Turning now to FIG. 3, certain embodiments of the invention employ servers 10-15 that comprise at least one computing system 300 deployed to operate and perform certain of the steps described above. Computing systems may be a commercially available system that executes commercially available operating systems such as Microsoft Windows®, UNIX or a variant thereof, Linux, a real time operating system and or a proprietary operating system. The architecture of the computing system may be adapted, configured and/or designed for integration in the processing system, for embedding in one or more of an image capture system, a manufacturing/machining system, a graphics processing workstation and/or a general purpose computing. In one example, each computing system 300 comprises a bus 302 and/or other mechanisms for communicating between processors, whether those processors are integral to the computing system 30 (e.g. 304, 305) or located in different, perhaps physically separated computing systems 300. Device drivers 303 may provide output signals used to control internal and external components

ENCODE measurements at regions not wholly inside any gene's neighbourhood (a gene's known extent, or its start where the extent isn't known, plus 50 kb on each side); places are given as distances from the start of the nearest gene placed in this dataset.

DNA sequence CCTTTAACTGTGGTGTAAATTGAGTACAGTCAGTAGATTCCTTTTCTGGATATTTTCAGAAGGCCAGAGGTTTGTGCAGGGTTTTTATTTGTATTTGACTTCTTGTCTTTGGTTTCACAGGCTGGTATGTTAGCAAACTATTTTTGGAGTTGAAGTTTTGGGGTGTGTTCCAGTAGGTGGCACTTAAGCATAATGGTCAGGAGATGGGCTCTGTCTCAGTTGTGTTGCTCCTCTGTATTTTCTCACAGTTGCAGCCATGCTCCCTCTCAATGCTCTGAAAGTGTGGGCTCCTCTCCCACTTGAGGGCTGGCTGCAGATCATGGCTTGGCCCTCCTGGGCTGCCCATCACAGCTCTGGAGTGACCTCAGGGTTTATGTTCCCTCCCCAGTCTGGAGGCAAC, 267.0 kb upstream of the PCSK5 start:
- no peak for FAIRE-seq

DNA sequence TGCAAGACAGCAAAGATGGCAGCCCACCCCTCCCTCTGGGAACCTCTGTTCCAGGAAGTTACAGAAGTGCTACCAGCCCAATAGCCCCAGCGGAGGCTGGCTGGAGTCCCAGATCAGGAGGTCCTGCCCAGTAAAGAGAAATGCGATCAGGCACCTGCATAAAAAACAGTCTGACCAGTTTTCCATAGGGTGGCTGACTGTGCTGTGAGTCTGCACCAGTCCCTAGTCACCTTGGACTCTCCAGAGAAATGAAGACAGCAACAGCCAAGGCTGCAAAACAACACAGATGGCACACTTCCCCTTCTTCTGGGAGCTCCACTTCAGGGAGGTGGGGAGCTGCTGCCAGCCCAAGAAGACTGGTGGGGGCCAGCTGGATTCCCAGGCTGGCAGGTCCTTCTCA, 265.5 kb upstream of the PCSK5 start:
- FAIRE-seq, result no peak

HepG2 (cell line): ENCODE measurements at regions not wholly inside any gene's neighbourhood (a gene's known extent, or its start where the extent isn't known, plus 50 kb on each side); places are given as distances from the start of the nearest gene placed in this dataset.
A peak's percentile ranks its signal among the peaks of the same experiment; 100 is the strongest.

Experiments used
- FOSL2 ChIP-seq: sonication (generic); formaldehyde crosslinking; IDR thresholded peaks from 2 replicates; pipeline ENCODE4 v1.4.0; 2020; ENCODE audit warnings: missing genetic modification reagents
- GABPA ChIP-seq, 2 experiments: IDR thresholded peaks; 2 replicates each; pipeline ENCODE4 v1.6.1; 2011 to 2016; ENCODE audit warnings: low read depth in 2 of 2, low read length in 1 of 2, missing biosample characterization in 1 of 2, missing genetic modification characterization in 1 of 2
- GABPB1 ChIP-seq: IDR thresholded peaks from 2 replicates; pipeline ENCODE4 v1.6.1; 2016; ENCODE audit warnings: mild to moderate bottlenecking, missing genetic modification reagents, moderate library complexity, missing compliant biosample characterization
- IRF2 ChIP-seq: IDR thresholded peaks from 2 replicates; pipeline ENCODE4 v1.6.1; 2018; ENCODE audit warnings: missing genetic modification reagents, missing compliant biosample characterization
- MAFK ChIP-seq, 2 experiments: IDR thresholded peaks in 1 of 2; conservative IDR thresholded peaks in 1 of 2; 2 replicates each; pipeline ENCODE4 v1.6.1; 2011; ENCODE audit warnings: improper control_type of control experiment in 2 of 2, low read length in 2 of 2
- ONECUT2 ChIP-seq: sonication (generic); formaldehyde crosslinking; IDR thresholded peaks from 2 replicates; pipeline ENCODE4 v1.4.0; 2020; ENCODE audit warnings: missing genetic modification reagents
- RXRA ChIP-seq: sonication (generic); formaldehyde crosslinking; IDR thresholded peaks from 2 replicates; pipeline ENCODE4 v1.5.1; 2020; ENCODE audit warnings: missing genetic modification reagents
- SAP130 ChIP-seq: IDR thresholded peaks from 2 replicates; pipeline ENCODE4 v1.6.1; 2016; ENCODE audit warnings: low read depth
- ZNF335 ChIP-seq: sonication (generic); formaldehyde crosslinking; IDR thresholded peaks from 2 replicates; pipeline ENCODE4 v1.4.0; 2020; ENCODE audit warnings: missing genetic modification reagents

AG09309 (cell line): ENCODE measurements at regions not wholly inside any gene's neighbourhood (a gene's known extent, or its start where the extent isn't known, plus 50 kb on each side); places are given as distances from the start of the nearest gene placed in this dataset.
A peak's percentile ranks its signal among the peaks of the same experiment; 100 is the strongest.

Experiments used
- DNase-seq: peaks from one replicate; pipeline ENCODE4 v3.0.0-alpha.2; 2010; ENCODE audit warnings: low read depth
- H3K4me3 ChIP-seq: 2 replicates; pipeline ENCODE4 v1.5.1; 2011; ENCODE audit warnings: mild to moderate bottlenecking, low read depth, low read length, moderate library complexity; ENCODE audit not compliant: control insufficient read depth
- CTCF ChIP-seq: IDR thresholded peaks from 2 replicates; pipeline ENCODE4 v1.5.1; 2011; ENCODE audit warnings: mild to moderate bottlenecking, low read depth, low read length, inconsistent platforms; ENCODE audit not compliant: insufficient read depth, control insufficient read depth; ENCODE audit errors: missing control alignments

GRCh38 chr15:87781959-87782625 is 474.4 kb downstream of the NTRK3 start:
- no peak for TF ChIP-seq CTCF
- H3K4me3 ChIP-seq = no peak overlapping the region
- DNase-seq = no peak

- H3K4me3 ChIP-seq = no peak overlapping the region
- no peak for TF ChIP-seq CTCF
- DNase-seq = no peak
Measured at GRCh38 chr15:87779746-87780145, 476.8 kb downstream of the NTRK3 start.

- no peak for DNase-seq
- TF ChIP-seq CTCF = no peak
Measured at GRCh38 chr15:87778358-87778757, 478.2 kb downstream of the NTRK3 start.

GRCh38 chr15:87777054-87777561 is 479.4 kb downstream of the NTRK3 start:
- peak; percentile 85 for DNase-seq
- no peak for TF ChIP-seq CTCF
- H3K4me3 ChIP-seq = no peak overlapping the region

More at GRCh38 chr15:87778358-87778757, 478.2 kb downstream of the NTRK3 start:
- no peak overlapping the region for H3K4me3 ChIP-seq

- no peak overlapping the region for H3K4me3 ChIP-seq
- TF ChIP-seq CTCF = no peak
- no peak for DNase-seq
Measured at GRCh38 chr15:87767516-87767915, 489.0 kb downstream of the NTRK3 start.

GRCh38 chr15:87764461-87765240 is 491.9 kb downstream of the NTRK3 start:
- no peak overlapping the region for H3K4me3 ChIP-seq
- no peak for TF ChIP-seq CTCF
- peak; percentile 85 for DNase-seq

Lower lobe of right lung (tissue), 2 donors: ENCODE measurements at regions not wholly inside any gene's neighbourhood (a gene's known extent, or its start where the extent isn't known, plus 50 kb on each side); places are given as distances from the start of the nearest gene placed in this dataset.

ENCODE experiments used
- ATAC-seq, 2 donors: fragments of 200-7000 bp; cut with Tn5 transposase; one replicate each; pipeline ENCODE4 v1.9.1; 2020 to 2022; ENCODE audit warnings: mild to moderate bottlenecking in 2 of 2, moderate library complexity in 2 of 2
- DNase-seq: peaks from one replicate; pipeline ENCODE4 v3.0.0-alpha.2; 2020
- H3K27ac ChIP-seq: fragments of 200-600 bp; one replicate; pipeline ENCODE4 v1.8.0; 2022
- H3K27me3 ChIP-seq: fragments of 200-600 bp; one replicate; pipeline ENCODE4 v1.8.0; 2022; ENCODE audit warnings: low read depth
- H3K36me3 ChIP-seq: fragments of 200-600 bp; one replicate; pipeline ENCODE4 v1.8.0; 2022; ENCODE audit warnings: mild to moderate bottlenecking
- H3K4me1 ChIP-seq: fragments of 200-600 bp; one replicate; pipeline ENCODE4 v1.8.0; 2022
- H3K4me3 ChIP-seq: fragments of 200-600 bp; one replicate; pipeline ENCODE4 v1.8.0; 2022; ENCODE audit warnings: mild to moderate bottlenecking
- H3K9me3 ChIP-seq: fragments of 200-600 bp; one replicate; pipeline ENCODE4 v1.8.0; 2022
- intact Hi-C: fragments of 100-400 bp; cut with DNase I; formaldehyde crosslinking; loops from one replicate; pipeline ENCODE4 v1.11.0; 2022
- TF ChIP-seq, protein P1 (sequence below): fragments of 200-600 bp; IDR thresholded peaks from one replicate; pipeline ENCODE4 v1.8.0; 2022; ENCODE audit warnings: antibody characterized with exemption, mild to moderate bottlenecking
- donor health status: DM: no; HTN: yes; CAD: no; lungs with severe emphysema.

Computing system 300 also typically comprises memory 306 that may include non-transitory storage such as random access memory (RAM''), static memory, cache, flash memory and any other suitable type of storage device that can be coupled to bus 302. Memory 306 can be used for storing instructions and data that can cause one or more of processors 304 and 305 to perform a desired process. Main memory 306 may be used for storing transient and/or temporary data such as variables and intermediate information generated and/or used during execution of the instructions by processor 304 or 305. Computing system 300 also typically comprises non-volatile storage such as read only memory ("ROM") 308, flash memory, memory cards or the like; non-volatile storage may be connected to the bus 302, but may equally be connected using a high-speed universal serial bus (USB), Firewire or other such bus that is coupled to bus 302. Non-volatile storage can be used for storing configuration, and other information, including instructions executed by processors 304 and/or 305. Non-volatile storage may also include mass storage device 310, such as a magnetic disk, optical disk, flash disk that may be directly or indirectly coupled to bus 302 and used for storing instructions to be executed by processors 304 and/or 305, as well as other information.